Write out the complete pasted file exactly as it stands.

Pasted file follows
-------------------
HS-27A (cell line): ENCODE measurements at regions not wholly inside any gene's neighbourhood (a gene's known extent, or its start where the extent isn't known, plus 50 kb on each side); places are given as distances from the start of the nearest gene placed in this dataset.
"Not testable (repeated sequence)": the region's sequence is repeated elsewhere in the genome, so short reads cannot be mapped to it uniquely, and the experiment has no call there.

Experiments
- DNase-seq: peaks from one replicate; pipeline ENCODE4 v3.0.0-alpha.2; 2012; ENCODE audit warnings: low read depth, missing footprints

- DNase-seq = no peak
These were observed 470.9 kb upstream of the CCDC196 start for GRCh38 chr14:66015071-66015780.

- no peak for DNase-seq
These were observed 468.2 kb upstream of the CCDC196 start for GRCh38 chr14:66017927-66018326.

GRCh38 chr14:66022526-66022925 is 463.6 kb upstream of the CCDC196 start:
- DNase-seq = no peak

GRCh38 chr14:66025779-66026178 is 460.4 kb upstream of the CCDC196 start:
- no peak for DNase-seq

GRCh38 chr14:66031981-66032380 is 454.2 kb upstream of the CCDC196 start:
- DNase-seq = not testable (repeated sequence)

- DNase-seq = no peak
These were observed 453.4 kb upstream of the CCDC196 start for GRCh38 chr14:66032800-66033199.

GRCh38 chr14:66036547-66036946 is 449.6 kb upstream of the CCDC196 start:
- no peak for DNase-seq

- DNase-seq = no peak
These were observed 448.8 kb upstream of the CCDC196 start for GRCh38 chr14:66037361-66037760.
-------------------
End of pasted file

HS-27A (cell line): ENCODE measurements at regions not wholly inside any gene's neighbourhood (a gene's known extent, or its start where the extent isn't known, plus 50 kb on each side); places are given as distances from the start of the nearest gene placed in this dataset.
"Not testable (repeated sequence)": the region's sequence is repeated elsewhere in the genome, so short reads cannot be mapped to it uniquely, and the experiment has no call there.

Experiments
- DNase-seq: peaks from one replicate; pipeline ENCODE4 v3.0.0-alpha.2; 2012; ENCODE audit warnings: low read depth, missing footprints

- DNase-seq = no peak
These were observed 470.9 kb upstream of the CCDC196 start for GRCh38 chr14:66015071-66015780.

- no peak for DNase-seq
These were observed 468.2 kb upstream of the CCDC196 start for GRCh38 chr14:66017927-66018326.

GRCh38 chr14:66022526-66022925 is 463.6 kb upstream of the CCDC196 start:
- DNase-seq = no peak

GRCh38 chr14:66025779-66026178 is 460.4 kb upstream of the CCDC196 start:
- no peak for DNase-seq

GRCh38 chr14:66031981-66032380 is 454.2 kb upstream of the CCDC196 start:
- DNase-seq = not testable (repeated sequence)

- DNase-seq = no peak
These were observed 453.4 kb upstream of the CCDC196 start for GRCh38 chr14:66032800-66033199.

GRCh38 chr14:66036547-66036946 is 449.6 kb upstream of the CCDC196 start:
- no peak for DNase-seq

- DNase-seq = no peak
These were observed 448.8 kb upstream of the CCDC196 start for GRCh38 chr14:66037361-66037760.